Whew. I recently finished a multi-day project, reading (okay, aggressively skimming) the draft “American Power Act” released last month by Senators Kerry and Lieberman. I was searching for any provision that might promote water conservation, but came up dry. In my view, this bill is an important step forward and should be a basis for comprehensive legislation (which the Senate Leadership should start putting together next month), but it’s important that this omission be remedied in final legislation.
First, a step back – what the heck does saving water have to do with climate change? Actually quite a bit. For one, water isn’t plentiful everywhere, and that may be changing for the worse. The map below indicates that certain areas of the country are likely to see less runoff, which is especially bad news for places like the Southwest, where water is already in short supply. (Yes, there are other places that will likely get wetter; that’s a post for another day.)
Colors indicate median changes in runoff interpolated to USGS water resources regions for the period 2041-2060, as compared to 1901-1970. Percentages on map represent the degree of confidence associated with these projections.
Source: U.S. Climate Change Science Program, Synthesis and Assessment Product 4.3 (May 2008)
In those pink and red areas, using less water to accomplish the same tasks will be critical. So, if we can promote policies that increase the availability of water-efficient goods and services, or incentivize their use, it will be a big help for folks for whom water is scarce.
But saving water isn’t just for dry places. Wherever you are, the water you use around the house -- to wash your clothes and dishes, to shower, to flush your toilet, and to irrigate your yard – is more than just water. It’s energy too. It takes energy to obtain water, to treat it before sending it to consumers, to deliver it, and to remove waste from it; and, depending on the end use, there may be energy involved in heating the water. This “embedded” energy adds up, especially in places such as southern California, where water is delivered great distances (and over great heights) to its end users. According to a recent estimate, electricity use by the water sector is 7.7 percent of California’s total consumption, and that excludes electricity for end uses, like heating. And what does this energy use mean? More often than not, it means fossil fuel combustion, which creates global warming pollution.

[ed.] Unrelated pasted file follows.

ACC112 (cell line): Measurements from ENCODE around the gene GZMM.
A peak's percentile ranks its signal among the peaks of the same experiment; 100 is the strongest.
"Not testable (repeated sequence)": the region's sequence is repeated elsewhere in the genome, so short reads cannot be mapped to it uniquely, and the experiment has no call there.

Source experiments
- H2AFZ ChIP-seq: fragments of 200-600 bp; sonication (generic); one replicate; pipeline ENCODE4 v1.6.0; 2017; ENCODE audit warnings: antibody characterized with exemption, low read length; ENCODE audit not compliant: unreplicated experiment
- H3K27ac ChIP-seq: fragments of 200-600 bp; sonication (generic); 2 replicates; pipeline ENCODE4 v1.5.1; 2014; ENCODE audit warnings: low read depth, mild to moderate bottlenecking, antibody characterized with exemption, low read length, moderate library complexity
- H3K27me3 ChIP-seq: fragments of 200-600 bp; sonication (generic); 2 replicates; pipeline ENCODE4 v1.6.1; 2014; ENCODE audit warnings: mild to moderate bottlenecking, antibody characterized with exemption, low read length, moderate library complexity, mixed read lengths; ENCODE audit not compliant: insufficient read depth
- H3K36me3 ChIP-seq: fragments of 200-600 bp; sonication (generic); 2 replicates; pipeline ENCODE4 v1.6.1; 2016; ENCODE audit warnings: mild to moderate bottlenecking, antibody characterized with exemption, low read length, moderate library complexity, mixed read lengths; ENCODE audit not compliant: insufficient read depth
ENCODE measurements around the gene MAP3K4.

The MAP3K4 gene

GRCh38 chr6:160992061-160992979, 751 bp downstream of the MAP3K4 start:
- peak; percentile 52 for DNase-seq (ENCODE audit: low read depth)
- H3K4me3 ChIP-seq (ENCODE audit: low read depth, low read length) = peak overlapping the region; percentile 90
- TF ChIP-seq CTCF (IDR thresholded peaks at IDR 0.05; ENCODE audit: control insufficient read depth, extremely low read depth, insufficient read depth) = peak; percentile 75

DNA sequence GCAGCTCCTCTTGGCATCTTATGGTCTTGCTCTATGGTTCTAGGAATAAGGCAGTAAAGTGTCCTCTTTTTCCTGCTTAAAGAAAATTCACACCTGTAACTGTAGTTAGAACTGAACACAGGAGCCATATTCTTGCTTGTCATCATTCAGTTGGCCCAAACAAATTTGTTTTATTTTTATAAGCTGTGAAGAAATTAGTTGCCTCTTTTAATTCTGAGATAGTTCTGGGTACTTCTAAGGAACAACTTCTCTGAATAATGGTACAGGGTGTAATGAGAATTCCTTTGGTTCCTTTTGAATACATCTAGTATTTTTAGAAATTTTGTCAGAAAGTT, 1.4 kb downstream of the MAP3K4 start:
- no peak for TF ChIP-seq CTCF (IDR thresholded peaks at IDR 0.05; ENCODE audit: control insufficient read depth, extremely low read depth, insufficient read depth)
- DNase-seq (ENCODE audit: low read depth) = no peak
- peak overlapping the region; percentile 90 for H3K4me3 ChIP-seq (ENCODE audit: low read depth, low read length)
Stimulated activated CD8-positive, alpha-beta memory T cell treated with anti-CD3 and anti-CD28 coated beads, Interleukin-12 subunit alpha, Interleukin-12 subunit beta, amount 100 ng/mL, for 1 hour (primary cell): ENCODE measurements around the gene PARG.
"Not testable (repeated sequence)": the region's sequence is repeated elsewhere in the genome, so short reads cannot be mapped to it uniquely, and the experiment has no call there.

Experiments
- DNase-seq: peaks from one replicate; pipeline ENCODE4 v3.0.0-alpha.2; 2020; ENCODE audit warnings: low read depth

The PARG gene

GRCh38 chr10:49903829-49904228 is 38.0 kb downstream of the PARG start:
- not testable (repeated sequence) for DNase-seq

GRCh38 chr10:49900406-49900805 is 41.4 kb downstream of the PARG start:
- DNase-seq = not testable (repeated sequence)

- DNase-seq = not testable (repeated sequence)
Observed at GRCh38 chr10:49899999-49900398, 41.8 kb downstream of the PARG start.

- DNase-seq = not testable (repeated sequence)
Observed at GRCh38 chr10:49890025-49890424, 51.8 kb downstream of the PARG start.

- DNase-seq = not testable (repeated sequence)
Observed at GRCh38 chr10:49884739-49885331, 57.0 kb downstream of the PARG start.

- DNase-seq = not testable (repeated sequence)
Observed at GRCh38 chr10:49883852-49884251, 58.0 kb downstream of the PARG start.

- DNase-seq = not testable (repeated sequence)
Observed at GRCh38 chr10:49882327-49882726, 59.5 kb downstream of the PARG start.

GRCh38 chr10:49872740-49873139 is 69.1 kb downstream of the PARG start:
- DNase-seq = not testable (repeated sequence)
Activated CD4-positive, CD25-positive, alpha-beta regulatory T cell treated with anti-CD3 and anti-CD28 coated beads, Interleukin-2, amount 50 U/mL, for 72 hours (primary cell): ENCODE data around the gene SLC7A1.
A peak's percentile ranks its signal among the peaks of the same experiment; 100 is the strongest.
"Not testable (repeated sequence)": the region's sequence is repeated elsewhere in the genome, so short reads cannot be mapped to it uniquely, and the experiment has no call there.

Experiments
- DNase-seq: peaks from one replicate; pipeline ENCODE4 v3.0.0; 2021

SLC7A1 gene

In a nutshell, then, saving water is a smart strategy, both to adapt to climate change that’s already occurring and will continue to occur, and to mitigate further global warming pollution. So, that’s why water conservation belongs in a climate bill.
To date, leaders in Congress had recognized this essential connection and included a suite of water-saving provisions in prior climate bills. The House-passed bill and the bill that went through the Senate Environment and Public Works Committee earlier this year both contained a trio of provisions that would formally authorize EPA’s WaterSense program (which develops specifications for water-saving products and services seeking to display the WaterSense label), require the federal government to be a model consumer and buy efficient items when possible, and help jump-start state water efficiency financial incentive programs. Though these requirements will not fully eliminate water waste, much less global warming, they are an important start.
For that reason, it’s unfortunate that the American Power Act omits these provisions. I’m hopeful that their absence is an oversight, rather than the result of a policy disagreement about the importance of water efficiency, so NRDC and our partners will be pushing the Senate to ensure these measures are once again included as the legislative process unfolds. We’ll keep you posted.